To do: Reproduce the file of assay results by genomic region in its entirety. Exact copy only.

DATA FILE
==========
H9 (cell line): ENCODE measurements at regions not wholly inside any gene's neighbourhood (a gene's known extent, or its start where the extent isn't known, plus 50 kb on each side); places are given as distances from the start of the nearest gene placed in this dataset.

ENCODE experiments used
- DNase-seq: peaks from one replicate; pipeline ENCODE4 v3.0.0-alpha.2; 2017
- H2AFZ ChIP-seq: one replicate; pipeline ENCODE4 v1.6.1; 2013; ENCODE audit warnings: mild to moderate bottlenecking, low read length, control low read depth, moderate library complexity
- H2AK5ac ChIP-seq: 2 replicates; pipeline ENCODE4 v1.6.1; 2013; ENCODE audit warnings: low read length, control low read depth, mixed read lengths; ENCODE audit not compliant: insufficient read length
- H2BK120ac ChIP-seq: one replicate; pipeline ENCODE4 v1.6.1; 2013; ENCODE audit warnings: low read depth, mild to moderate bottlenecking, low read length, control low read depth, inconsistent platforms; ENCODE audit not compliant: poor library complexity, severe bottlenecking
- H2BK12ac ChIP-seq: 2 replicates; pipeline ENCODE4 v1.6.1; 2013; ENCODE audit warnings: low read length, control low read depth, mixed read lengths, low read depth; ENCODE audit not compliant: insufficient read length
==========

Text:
H9 (cell line): ENCODE measurements at regions not wholly inside any gene's neighbourhood (a gene's known extent, or its start where the extent isn't known, plus 50 kb on each side); places are given as distances from the start of the nearest gene placed in this dataset.

ENCODE experiments used
- DNase-seq: peaks from one replicate; pipeline ENCODE4 v3.0.0-alpha.2; 2017
- H2AFZ ChIP-seq: one replicate; pipeline ENCODE4 v1.6.1; 2013; ENCODE audit warnings: mild to moderate bottlenecking, low read length, control low read depth, moderate library complexity
- H2AK5ac ChIP-seq: 2 replicates; pipeline ENCODE4 v1.6.1; 2013; ENCODE audit warnings: low read length, control low read depth, mixed read lengths; ENCODE audit not compliant: insufficient read length
- H2BK120ac ChIP-seq: one replicate; pipeline ENCODE4 v1.6.1; 2013; ENCODE audit warnings: low read depth, mild to moderate bottlenecking, low read length, control low read depth, inconsistent platforms; ENCODE audit not compliant: poor library complexity, severe bottlenecking
- H2BK12ac ChIP-seq: 2 replicates; pipeline ENCODE4 v1.6.1; 2013; ENCODE audit warnings: low read length, control low read depth, mixed read lengths, low read depth; ENCODE audit not compliant: insufficient read length